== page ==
It was May. And how can homely afternoons in Colorado with its farms and irrigation ditches and shady dells—the places where little boys go swimming—produce a bug like the bug that bit Stan Shephard? He had his arm draped over the broken door and was riding along and talking happily when suddenly a bug flew into his arm and embedded a stinger in it and that made him howl. It had come out of an American afternoon. He yanked and slapped at his arm and dug out the stinger, and in a few minutes his arm had begun to swell and hurt. Dean and I couldn't figure out what it was. The thing was to wait and see if the swelling went down. Here we were, heading for unknown southern lands, and barely three miles out of hometown, poor old hometown of childhood, a strange feverish exotic bug rose from secret corruptions and sent fear into our hearts. — On the Road, Jack KerouacFunny what sticks with you. This has always been one of my favorite passages from On the Road, a book rife with memorable passages.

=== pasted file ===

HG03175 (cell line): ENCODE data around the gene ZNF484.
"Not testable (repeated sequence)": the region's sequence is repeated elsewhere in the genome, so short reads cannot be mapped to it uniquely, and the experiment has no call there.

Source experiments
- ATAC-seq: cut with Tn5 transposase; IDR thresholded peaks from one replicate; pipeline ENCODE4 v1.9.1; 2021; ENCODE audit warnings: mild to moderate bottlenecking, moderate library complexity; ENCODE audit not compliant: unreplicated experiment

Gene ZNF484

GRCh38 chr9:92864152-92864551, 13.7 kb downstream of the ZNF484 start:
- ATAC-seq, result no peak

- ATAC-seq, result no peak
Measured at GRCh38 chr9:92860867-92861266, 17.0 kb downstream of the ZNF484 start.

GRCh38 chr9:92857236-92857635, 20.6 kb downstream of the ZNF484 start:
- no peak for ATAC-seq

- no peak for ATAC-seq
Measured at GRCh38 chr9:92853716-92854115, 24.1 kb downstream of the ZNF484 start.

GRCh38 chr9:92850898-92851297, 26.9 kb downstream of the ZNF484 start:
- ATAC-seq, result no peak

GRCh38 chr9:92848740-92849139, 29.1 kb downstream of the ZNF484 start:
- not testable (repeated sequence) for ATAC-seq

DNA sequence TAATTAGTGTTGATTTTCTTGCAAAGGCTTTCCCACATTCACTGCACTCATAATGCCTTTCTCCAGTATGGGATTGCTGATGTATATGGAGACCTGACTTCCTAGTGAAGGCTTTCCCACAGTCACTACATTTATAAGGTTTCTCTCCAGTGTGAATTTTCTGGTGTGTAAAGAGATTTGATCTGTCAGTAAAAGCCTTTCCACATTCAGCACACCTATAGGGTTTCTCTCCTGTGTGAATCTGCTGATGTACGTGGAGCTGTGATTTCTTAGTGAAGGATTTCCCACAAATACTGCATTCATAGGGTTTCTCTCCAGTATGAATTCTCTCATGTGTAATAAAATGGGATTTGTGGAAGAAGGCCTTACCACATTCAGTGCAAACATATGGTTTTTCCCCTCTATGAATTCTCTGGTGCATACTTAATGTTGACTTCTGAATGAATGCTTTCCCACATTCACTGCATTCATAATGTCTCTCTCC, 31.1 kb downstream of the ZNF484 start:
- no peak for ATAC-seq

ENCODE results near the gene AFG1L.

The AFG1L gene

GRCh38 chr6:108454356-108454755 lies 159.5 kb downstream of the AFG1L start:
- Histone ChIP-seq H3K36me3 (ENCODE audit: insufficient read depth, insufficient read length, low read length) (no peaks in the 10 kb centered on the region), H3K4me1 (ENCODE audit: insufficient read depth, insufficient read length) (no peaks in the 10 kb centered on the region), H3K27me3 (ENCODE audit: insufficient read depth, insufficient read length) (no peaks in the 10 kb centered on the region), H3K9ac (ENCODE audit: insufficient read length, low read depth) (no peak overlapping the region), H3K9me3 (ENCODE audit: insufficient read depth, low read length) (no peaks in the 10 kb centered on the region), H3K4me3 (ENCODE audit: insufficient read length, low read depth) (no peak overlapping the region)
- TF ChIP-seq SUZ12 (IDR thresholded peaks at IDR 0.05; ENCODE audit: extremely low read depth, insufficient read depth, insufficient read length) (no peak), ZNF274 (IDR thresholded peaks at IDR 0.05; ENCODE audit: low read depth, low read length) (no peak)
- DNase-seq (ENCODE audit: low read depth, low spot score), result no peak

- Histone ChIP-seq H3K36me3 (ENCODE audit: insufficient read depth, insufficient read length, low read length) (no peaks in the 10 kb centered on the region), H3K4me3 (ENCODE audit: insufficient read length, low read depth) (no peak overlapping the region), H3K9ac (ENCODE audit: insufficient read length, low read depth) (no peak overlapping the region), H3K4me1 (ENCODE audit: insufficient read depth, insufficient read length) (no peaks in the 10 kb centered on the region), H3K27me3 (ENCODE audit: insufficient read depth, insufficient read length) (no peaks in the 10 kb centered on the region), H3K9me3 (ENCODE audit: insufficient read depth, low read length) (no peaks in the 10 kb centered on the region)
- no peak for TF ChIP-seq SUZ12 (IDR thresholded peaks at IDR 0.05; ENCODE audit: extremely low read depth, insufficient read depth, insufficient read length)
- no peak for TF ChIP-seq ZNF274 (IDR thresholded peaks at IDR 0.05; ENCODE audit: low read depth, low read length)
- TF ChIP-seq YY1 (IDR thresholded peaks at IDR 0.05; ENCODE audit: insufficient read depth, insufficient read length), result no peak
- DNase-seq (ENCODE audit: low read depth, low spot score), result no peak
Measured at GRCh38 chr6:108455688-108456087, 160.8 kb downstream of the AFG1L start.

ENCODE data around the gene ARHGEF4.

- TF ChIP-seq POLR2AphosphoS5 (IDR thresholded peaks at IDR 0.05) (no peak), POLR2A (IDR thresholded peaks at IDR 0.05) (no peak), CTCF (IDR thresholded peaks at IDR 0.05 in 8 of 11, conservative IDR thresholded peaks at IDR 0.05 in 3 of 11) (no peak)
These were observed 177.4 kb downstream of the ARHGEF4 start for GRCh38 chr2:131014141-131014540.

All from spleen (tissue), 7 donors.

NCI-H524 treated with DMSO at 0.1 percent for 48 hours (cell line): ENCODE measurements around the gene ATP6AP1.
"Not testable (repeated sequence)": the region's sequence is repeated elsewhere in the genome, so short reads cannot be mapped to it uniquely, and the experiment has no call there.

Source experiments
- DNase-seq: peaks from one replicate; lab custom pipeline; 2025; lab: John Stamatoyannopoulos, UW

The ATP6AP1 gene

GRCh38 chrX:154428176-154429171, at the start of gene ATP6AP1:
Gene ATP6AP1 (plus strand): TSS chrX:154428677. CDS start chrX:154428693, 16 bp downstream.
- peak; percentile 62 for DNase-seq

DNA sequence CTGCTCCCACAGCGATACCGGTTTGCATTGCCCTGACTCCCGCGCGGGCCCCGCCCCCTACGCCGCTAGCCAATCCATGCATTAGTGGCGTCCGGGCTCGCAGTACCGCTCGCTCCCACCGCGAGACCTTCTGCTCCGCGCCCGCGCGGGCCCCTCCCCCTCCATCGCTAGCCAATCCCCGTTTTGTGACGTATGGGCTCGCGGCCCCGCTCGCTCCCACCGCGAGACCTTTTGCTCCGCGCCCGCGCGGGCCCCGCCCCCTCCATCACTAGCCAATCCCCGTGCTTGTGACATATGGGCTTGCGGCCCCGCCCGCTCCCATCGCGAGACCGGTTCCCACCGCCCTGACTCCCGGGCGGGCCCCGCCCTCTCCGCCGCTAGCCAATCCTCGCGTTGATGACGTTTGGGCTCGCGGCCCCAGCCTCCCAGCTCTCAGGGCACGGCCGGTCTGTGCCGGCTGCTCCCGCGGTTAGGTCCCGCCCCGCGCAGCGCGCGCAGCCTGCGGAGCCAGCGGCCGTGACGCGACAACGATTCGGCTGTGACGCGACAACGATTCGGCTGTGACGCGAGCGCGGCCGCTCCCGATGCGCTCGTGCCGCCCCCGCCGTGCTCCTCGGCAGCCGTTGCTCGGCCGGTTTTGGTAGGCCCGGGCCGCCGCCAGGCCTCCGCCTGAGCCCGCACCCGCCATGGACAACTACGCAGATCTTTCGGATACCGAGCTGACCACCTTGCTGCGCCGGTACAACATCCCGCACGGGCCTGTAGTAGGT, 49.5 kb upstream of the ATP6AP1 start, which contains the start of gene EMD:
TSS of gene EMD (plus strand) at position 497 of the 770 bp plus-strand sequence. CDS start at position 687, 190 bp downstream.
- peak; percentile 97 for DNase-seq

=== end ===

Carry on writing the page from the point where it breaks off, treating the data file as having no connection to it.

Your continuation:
I guess I just love the way it so succinctly captures an aspect of life—that little unintended intruder, that bug that catches you on your way to some great adventure, and lays you low. Bugs are the great democratizers, are they not? Well, the one that's hit me this week may not have been born out of a shady Colorado dell, but it certainly came out of an American afternoon. Wednesday afternoon, to be exact.
And here, late Sunday night, I'm praying that it's done with me. I've been through a hacking cough, a snot-filled face, 3 boxen of tissue. I'm just Beat-tired. The only thing that's not yet worn thin is my wife's incredible patience. And... it pains me to say it... her sore throat started yesterday, and cough today. Which puts her right on schedule for real fireworks starting tomorrow. I'm sorry, honey. I'll make it up to you somehow, I swear.